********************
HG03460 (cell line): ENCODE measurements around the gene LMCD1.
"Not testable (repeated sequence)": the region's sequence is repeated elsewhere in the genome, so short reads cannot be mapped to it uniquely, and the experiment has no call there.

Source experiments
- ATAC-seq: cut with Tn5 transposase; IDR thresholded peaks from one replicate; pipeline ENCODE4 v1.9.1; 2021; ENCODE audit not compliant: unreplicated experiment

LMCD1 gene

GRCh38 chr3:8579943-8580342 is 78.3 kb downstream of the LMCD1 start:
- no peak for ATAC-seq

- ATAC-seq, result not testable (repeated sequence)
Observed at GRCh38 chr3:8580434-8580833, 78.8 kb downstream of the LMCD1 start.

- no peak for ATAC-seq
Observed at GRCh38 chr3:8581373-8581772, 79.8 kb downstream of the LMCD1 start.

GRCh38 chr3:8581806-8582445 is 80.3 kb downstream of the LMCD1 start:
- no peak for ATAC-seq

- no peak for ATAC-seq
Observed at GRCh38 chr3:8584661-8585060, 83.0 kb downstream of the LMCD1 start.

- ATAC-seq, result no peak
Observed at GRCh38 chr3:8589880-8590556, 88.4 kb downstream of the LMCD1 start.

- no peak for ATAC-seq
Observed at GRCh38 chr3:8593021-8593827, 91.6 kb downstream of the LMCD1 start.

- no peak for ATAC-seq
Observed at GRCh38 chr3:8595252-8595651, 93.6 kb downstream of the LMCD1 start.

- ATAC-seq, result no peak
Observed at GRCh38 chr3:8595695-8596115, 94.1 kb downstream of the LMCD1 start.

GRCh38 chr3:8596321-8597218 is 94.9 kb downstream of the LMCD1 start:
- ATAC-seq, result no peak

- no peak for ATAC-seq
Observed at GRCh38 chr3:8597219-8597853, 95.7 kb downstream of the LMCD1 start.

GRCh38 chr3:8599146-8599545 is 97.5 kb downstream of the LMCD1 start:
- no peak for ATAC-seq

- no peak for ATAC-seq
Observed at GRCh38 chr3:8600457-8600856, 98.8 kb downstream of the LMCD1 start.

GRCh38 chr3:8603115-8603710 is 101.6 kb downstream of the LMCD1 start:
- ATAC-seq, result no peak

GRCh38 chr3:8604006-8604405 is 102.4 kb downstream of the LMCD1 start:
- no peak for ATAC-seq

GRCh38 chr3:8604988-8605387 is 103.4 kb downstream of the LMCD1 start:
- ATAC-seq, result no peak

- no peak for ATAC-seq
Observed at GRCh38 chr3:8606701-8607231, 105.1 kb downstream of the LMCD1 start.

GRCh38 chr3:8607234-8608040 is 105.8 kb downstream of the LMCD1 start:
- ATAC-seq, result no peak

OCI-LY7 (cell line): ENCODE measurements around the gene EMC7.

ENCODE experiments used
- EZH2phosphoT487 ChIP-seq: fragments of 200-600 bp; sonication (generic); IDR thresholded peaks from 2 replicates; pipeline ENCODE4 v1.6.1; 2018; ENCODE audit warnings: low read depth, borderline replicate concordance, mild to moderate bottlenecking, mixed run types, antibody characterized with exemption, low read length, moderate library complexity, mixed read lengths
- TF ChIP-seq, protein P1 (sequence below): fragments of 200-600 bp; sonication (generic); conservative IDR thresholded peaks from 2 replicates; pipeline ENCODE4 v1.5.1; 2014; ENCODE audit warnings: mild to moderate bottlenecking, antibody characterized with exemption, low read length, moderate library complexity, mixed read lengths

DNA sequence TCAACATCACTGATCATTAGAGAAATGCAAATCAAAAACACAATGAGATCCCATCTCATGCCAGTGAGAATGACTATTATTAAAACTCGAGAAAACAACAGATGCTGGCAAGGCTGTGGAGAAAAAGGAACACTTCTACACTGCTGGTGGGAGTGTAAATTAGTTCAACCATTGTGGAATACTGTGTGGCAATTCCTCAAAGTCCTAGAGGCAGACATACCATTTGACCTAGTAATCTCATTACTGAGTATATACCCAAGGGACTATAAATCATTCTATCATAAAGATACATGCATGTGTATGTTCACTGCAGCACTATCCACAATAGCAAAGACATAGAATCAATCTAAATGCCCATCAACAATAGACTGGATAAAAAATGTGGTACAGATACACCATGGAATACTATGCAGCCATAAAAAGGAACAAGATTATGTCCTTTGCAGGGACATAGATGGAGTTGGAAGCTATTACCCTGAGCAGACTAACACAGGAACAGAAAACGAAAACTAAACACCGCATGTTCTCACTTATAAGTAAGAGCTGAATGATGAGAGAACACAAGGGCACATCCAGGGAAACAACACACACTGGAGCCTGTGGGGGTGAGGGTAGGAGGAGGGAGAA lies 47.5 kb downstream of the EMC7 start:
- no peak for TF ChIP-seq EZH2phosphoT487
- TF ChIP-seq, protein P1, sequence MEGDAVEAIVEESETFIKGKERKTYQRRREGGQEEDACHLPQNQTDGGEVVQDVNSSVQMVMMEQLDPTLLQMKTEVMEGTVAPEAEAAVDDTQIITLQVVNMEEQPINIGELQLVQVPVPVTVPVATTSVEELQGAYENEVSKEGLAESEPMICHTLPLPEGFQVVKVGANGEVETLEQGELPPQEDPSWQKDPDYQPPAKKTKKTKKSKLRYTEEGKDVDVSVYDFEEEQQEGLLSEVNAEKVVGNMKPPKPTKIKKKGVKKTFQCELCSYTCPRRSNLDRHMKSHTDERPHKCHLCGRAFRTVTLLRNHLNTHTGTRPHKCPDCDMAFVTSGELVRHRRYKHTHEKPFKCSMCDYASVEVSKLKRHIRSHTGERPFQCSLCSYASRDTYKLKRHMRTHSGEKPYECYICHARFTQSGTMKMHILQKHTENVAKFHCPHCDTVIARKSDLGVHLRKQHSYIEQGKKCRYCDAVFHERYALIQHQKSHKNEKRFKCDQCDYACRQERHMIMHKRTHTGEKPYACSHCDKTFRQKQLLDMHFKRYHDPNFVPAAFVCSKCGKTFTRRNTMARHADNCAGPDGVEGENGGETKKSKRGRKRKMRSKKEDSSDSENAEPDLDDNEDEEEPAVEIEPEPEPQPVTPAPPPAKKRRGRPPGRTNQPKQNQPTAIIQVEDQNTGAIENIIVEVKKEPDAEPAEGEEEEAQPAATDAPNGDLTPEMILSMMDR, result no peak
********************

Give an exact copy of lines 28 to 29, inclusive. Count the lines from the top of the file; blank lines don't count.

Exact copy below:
GRCh38 chr3:8599146-8599545 is 97.5 kb downstream of the LMCD1 start:
- no peak for ATAC-seq